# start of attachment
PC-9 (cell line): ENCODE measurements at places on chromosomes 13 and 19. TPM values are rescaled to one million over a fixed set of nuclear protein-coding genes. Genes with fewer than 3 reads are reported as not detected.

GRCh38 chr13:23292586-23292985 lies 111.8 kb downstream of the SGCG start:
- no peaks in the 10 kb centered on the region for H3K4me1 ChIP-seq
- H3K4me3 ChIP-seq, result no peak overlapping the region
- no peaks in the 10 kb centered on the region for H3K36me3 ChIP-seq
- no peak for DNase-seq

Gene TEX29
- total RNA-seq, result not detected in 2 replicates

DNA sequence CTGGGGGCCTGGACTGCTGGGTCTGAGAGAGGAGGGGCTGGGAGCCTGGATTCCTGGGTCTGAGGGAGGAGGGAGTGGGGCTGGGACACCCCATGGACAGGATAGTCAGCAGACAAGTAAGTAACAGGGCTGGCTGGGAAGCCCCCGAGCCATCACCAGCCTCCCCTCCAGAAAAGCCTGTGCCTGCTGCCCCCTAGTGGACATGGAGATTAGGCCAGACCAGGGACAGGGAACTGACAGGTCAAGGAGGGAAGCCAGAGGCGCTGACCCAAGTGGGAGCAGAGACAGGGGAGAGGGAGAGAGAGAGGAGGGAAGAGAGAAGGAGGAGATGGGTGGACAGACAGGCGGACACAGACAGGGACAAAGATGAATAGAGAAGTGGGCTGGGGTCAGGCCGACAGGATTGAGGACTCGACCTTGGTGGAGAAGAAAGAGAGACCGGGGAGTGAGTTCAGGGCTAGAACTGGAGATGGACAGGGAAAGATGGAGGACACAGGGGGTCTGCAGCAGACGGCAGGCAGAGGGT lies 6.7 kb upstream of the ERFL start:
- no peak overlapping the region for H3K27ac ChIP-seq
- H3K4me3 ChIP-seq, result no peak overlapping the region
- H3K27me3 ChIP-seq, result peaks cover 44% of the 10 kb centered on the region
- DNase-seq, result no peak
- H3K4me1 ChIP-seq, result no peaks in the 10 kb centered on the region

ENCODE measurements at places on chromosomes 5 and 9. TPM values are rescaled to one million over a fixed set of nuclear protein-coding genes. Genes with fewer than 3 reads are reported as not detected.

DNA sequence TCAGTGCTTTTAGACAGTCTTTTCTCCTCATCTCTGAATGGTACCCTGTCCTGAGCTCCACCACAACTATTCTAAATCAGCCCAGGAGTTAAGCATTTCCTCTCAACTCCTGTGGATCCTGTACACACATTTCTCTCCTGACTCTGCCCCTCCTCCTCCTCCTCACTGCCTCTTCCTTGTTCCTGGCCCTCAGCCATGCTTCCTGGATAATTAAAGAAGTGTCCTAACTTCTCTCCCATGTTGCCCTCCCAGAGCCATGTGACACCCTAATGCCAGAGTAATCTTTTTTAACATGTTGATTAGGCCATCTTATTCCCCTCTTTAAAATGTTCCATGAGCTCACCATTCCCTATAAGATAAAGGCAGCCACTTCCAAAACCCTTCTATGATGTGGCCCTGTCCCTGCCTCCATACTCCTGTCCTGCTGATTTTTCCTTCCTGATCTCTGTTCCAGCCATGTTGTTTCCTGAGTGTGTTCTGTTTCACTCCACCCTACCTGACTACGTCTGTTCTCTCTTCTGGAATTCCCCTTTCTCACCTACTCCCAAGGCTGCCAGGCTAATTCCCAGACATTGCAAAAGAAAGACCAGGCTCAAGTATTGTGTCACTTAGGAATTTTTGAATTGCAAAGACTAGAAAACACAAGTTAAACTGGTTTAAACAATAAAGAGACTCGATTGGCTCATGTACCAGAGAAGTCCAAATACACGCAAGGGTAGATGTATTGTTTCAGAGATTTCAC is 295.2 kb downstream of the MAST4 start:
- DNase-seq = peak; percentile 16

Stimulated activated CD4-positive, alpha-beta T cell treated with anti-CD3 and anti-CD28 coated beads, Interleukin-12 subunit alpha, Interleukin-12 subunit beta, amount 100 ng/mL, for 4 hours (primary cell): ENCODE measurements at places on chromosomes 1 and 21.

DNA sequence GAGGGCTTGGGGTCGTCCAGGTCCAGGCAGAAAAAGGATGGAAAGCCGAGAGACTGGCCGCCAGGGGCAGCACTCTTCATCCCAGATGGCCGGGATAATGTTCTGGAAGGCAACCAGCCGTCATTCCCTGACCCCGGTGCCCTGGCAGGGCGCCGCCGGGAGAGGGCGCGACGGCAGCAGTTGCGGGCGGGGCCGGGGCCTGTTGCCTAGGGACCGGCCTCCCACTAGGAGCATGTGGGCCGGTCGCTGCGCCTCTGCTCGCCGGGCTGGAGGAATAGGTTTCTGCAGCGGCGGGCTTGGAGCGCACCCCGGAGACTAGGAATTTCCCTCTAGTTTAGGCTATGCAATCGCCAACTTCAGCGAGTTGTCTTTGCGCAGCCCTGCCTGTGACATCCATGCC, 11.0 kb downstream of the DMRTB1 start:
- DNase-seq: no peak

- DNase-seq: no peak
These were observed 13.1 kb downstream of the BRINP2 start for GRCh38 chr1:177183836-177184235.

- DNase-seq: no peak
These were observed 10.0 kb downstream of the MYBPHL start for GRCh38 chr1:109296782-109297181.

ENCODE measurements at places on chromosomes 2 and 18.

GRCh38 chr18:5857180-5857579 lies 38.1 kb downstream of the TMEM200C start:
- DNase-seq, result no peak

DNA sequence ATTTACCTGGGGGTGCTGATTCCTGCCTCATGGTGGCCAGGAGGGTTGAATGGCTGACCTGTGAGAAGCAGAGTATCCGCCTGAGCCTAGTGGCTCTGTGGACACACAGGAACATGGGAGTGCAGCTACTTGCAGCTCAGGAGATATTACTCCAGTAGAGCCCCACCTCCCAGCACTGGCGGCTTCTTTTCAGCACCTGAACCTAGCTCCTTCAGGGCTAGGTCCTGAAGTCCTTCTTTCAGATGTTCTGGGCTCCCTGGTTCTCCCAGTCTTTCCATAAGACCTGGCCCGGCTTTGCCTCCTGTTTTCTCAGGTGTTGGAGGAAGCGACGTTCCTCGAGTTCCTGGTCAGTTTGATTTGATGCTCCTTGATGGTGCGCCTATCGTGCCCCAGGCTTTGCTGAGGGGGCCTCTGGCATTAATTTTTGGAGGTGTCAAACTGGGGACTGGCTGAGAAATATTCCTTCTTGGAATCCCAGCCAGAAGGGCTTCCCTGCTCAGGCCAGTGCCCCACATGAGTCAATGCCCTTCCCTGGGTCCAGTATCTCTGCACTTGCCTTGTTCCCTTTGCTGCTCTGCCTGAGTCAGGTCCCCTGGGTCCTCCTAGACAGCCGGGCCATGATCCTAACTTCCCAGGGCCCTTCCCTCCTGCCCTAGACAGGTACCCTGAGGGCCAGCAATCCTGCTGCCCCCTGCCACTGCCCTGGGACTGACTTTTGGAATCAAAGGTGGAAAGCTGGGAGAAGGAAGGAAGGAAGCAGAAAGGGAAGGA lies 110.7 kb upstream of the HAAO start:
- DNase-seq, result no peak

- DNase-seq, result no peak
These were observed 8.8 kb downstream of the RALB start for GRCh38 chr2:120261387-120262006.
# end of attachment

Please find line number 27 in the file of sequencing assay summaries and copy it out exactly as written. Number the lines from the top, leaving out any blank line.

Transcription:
- DNase-seq, result no peak